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Nz troops return home after six months in bosnia

Thursday, October 28 , 2004

Ten NZ soldiers are returning home after six months in Bosnia-Herzegovina where they have worked as a Liaison and Observation Team (LOT) attached to the Stabilisation Force (SFOR).

Living as part of the community in Mrkonjic Grad the soldiers collected information from local sources and provided them to SFOR to assist with gaining a current and relevant picture of the area of operations.

Living independently in the community their roles ranged from conducting patrols to attending festivals and events, liaison with local authorities and meetings with mayors and police. They reported on ethnic tensions, crime and corruption and on specific information tasks.

The LOT will arrive at Palmerston North Airport at 9:25 am on Saturday October 30,2004 and will be met by the Land Component Commander, Brigadier Warren Whiting, Commanding Officer 16 Field Regiment Lieutenant Colonel Michael Baker and representatives from Linton Army Camp.

Ends

For further information please contact the Defence Press Officer, Commander Sandra McKie, RNZN, Ph: (04) 4960299

FACT SHEET FOR NZ IN BOSNIA-HERZEGOVINA

On 14 December 1995 the General Framework Agreement for Peace (GFAP) was signed in Paris, after it had been negotiated in Dayton, Ohio. On 16 December the Alliance’s North Atlantic Council launched the largest military operation ever under taken by the Alliance, Operation Joint Endeavour.

Based on UN Security Council Resolution 1031, NATO was given the mandate to implement the military aspects of the Peace Agreement. A NATO-led multinational force, called the Implementation Force (IFOR), started its mission on 20 December 1995.

The role of IFOR (Operation Joint Endeavour) was to implement the peace. The role of SFOR is to stabilise the peace. The difference between task of IFOR and SFOR is reflected in their names.

Under UN Security Resolution 1088 of 12 December 1996, SFOR was authorised to implement the military aspects necessary for consolidating the peace.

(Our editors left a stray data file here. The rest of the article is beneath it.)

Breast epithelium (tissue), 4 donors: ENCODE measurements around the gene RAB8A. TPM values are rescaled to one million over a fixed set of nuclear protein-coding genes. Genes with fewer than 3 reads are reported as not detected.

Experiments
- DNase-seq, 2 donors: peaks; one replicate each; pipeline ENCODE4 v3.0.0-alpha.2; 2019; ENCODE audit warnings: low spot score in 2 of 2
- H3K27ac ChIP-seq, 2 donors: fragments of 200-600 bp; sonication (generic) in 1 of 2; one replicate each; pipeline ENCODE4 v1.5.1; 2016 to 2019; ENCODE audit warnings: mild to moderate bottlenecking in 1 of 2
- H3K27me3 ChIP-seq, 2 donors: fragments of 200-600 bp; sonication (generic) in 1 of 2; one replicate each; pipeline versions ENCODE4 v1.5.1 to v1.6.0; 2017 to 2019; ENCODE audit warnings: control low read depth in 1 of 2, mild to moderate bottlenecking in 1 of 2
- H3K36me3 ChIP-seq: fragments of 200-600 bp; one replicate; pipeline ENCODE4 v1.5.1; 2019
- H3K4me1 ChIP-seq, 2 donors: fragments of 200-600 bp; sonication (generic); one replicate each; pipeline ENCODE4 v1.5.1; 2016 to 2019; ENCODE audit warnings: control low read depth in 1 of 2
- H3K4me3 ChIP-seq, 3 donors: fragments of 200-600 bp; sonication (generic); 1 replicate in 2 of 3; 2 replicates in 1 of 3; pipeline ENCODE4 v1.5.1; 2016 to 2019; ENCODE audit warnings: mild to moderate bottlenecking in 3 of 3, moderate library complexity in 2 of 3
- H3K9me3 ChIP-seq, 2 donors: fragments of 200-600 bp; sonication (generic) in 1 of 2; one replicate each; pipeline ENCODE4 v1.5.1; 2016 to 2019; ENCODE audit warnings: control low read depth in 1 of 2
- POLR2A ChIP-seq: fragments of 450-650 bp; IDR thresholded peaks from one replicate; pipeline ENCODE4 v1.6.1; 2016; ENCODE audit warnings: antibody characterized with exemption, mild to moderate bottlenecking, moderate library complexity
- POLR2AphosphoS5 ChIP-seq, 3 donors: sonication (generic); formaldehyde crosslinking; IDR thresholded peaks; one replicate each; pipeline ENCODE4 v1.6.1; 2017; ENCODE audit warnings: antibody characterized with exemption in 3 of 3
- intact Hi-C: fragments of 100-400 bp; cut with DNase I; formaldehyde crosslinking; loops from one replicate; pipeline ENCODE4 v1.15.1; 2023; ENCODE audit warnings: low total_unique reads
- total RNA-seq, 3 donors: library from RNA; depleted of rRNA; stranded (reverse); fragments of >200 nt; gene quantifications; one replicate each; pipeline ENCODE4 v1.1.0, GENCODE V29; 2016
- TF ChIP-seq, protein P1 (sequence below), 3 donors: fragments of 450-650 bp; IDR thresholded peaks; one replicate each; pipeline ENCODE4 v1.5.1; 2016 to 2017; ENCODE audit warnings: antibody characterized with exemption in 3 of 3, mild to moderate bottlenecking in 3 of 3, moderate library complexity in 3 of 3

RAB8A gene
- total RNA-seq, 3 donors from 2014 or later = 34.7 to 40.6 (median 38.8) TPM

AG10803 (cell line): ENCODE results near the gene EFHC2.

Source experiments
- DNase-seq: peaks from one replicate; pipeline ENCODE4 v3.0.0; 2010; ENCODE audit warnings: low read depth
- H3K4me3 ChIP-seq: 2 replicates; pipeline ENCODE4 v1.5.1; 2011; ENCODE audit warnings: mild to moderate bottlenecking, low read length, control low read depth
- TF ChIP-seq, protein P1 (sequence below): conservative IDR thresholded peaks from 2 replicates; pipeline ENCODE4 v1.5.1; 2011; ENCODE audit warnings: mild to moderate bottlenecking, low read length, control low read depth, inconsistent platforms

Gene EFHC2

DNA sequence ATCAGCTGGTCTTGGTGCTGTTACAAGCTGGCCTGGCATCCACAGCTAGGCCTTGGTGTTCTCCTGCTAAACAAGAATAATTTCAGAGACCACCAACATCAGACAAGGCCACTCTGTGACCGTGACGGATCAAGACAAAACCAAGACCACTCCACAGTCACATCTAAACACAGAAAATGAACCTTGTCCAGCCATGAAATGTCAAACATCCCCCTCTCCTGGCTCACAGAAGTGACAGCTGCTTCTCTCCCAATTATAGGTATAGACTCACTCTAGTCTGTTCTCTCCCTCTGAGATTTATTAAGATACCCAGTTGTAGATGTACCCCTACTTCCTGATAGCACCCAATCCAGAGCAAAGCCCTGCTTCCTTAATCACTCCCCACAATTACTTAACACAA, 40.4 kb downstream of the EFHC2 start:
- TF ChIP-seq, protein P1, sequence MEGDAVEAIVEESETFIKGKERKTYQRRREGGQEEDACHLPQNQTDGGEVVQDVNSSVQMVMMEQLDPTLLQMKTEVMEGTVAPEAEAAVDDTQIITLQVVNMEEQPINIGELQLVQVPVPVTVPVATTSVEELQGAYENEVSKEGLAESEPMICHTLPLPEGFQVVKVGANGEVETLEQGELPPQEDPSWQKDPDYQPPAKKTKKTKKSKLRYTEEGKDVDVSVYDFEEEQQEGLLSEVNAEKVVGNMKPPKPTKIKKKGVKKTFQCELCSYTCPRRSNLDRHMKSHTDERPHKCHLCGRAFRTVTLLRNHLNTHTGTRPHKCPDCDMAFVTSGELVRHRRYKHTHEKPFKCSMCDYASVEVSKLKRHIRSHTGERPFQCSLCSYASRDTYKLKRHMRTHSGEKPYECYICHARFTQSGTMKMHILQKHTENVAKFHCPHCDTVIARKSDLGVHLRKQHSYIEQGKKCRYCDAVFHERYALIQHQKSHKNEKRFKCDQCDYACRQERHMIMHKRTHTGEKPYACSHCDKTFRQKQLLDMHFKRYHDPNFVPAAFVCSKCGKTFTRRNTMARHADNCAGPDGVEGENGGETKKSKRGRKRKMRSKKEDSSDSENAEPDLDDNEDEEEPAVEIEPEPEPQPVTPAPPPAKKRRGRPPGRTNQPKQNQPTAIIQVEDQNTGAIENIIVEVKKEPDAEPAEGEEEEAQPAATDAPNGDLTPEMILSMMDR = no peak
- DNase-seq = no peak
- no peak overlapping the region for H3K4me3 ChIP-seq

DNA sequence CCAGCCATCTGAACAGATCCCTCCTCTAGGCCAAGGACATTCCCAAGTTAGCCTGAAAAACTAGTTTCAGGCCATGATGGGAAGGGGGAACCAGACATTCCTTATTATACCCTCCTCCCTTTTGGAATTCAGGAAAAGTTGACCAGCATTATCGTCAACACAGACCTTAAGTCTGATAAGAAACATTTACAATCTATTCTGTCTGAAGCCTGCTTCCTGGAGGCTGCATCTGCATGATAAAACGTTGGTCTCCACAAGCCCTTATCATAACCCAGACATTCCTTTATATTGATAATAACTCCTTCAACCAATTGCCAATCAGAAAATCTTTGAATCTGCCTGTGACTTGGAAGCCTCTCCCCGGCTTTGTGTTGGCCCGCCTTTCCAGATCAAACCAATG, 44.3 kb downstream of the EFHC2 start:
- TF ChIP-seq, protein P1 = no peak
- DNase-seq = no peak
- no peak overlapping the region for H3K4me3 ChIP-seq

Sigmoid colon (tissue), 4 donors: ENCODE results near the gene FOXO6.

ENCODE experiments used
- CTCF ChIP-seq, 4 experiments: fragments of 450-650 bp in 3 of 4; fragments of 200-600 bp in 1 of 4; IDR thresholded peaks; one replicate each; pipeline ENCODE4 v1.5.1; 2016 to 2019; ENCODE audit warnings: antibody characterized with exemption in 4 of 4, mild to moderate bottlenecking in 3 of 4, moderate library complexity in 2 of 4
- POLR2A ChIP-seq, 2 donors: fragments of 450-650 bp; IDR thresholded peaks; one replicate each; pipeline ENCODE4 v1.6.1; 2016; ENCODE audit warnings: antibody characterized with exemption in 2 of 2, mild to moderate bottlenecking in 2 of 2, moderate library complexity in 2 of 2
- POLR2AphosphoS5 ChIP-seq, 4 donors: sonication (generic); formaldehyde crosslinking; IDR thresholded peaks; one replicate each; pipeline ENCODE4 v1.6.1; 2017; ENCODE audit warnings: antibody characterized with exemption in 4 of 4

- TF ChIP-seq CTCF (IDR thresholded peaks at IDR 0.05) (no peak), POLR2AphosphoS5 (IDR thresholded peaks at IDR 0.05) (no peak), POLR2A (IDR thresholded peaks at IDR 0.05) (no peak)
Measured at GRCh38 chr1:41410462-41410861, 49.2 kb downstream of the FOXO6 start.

Specific tasks were:

  • To deter or prevent a resumption of hostilities or new threats to peace.
  • To promote a climate in which the peace process can continue to move forward.
  • To promote selective support to civilian organisations within its capabilities.

By special agreement with UK: New Zealand and Australia (Non NATO countries) have been incorporated into the operation on the same basis as NATO forces, taking orders from SFOR Command. Non-NATO countries are represented by liaison officers and have been involved in planning operations.

New Zealand Commitment to Bosnia-Herzegovina

In 1991 NZ contributed military observers to the United Nations Protection Force (UNPROFOR) in the former Yugoslavia.

In 1994 NZ deployed an infantry-company group of 250 personnel to Bosnia from March 1994 to January 1996, at that time it was the Army’s largest operational deployment since the Vietnam War.

Operation STANDARD contributes six staff officers to the NATO-led Stabilisation Force (SFOR), which is implementing the peace agreement in Bosnia. This will change for the next rotation from six pers to three.

Operation FORD provides an additional contribution of 20 Army personnel to British forces in SFOR. Operation FORD II is in response to the downscaling of the presence in Bosnia. NZ provided a ten-person LOT team. This Team was based in Mrkonjic Grad and is made up of personnel from 16 Fd Regt based in Linton. The NZer’s (LOT) lived not in military camp, but in civilian accommodation among local population providing dynamic, responsive and locally based ‘public face’ of SFOR. The purpose of the LOT is to be more accessible to citizens and authorities, who want to make a better Bosnia and Herzegovina.

Since the LOTs has been operating, good co-operation has developed at all levels. Their continues presence and the sense of attention towards the local population enables local authorities to lead in providing a safe and secure environment, but provides SFOR with the situational awareness to support them if necessary.

Cabinet approvals for further contributions to these missions are to be reviewed in December 2004.

 This page was last reviewed 29 September, 2011 and is current.

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